Bush: Misleading at Best

By Dan Froomkin
Special to washingtonpost.com
Thursday, December 6, 2007; 1:47 PM

The White House acknowledged last night that President Bush learned in August that Iran might have shelved its nuclear weapons program, contradicting what the president said at his press conference earlier this week.

Bush said Tuesday that was first briefed on a dramatic new intelligence report about Iran just last week. He said that national intelligence director Michael McConnell told him in August there was some new information about Iran, but "didn't tell me what the information was."

Critics and journalists alike responded with incredulity that Bush didn't insist on some details. And so late yesterday, White House Press Secretary Dana Perino disclosed in an unusual e-mailed statement to reporters that McConnell had in fact told Bush that the new information "might cause the intelligence community to change its assessment of Iran's covert nuclear program."

Perino insisted that Bush was told at the time that the findings were provisional enough that there was no need to change the tenor of his statements about Iran. But that doesn't hold water either. As I documented in yesterday's column, Bush's word choice on Iran did indeed change significantly in early August. He stopped speaking definitively about an Iranian nuclear weapons program -- shifting to vaguer accusations about their pursuit of the knowledge necessary to make such a weapon -- while ratcheting the rhetorical stakes up higher than ever, even going so far as to repeatedly warn of a possible nuclear holocaust.

Yet another challenge to the newly revised White House story is an alternate narrative, woven by some investigative reporters, in which White House officials and particularly Vice President Cheney were involved in a pitched battle over the last 18 months to squelch a report they knew would undermine a key pillar of their foreign policy. In this scenario, Bush presumably knew even before August that what he was telling the American people was unsupported.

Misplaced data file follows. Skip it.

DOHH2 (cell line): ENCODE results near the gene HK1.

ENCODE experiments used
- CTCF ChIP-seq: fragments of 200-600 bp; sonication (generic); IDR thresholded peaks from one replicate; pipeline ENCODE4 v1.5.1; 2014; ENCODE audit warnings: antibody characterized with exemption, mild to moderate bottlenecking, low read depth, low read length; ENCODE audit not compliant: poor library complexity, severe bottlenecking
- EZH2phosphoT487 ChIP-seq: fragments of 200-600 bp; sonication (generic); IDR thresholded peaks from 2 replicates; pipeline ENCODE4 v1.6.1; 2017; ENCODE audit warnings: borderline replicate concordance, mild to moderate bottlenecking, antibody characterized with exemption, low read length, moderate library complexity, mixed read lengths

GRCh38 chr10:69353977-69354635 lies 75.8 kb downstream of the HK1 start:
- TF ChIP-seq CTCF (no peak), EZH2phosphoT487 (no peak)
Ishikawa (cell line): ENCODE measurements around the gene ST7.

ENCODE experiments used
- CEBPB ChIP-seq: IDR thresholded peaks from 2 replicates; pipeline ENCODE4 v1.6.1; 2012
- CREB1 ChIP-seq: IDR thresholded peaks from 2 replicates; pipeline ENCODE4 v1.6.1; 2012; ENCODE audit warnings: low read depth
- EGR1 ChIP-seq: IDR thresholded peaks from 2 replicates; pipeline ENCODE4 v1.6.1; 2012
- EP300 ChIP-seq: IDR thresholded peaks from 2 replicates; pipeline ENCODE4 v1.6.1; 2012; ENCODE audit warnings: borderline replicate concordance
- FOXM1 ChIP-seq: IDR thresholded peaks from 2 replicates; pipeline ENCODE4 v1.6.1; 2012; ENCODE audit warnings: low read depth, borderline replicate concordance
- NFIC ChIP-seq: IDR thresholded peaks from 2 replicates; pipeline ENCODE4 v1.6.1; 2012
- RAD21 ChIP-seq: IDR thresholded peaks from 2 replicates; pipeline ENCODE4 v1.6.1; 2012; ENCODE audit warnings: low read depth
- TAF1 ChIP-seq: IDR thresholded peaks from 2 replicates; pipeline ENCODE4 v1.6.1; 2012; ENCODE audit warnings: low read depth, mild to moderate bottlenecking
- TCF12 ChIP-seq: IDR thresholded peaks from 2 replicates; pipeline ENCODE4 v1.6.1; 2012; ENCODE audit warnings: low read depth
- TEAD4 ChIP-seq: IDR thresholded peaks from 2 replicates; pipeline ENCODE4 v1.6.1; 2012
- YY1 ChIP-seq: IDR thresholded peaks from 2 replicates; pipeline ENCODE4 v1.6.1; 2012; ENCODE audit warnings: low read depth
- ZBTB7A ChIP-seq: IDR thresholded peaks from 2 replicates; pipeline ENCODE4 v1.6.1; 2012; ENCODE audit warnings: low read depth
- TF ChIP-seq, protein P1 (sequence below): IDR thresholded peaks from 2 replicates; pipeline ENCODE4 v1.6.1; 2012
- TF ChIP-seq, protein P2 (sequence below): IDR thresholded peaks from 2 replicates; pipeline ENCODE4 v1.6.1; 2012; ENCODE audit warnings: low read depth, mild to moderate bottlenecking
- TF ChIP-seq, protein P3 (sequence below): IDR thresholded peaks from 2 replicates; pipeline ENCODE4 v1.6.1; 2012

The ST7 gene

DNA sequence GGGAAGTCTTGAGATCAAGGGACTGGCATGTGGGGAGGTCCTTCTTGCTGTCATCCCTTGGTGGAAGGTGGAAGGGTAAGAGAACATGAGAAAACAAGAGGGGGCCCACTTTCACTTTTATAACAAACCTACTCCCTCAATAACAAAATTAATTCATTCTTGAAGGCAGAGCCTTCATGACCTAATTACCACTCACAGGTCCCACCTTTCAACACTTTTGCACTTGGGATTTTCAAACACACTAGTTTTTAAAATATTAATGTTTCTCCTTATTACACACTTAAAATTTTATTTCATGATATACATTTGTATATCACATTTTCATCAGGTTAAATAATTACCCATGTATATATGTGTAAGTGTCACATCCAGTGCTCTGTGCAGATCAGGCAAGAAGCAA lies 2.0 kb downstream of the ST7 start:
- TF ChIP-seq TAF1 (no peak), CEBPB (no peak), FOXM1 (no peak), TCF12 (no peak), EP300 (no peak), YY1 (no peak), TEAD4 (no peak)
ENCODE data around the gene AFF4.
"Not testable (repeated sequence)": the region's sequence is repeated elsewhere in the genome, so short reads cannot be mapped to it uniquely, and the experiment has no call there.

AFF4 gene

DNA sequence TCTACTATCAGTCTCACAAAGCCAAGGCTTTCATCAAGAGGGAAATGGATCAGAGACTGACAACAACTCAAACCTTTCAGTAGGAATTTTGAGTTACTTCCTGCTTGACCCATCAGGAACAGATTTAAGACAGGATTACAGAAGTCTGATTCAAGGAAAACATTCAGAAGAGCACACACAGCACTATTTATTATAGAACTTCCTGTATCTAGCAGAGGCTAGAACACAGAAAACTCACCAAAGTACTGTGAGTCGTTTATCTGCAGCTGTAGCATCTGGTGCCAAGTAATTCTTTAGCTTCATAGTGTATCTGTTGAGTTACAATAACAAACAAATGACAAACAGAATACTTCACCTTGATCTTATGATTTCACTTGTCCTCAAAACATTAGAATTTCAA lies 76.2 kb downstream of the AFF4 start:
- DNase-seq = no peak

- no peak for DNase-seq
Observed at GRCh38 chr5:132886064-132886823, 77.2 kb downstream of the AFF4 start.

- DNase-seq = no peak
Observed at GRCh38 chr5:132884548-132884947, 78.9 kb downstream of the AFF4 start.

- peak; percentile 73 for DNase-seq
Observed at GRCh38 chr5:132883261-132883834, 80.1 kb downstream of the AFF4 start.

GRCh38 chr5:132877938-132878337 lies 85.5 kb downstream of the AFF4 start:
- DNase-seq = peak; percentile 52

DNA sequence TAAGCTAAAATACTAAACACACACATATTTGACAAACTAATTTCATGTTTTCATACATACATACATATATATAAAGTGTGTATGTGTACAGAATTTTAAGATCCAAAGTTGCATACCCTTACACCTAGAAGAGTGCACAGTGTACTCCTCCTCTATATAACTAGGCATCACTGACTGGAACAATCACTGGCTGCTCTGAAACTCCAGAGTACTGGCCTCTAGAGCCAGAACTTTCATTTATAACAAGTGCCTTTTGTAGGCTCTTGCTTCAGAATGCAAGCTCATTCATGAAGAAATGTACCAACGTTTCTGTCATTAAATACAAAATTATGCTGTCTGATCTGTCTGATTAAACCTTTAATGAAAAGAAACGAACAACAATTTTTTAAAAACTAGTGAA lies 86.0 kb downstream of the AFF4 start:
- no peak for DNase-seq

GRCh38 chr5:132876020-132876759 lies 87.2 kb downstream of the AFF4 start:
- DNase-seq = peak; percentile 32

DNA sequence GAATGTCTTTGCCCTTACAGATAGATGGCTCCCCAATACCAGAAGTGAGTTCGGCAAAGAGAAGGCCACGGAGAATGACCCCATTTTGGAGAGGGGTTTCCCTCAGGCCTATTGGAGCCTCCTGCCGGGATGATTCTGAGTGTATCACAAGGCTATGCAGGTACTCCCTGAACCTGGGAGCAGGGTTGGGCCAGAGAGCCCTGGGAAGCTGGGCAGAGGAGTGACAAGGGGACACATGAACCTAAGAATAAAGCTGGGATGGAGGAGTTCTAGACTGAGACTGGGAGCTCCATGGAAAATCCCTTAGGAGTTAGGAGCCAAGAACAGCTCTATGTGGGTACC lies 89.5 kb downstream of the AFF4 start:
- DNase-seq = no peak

Last night's reversal only increases the pressure on the White House to come clean. Why did Bush mislead reporters at the press conference about what he'd been told in August? Did he not remember what happened? Was he just being sloppy in his answer? Was he trying to throw reporters off the trail with some imaginative hair-splitting? Was he outright lying?

Exactly how long has Bush known that the intelligence didn't back up his assertion (either direct or implied) that Iran was actively pursuing a nuclear weapons program? It's not just a question of what McConnell said that day in August. Is the White House really willing to say that was the first indication Bush ever had of such doubts?

And let's not forget the central mystery: Why did Bush and Cheney ratchet up the anti-Iran rhetoric if they knew their primary concern had abated? Why hype a threat they knew was overstated -- especially after the damage they inflicted on American credibility after invading Iraq on false pretenses?

The Contradiction

Martha Raddatz blogs for ABC News: "The White House made a stunning admission Wednesday that appeared to suggest President Bush has directly contradicted himself about when he learned U.S. intelligence that Iran had halted its nuclear weapons program. . . .

"After taking a reporters' question earlier today about exactly what the President was told, White House press secretary Dana Perino provided a response to reporters Wednesday night.

"Perino stated Bush had been told in August that Iran suspended it's covert nuclear weapons program.

"'In August, DNI Director McConnell advised President Bush that the intelligence community would not be able to meet a congressionally imposed deadline requiring a National Intelligence Estimate on Iran because new information had been obtained just as they were about to finalize the report,' Perino wrote in an emailed response.

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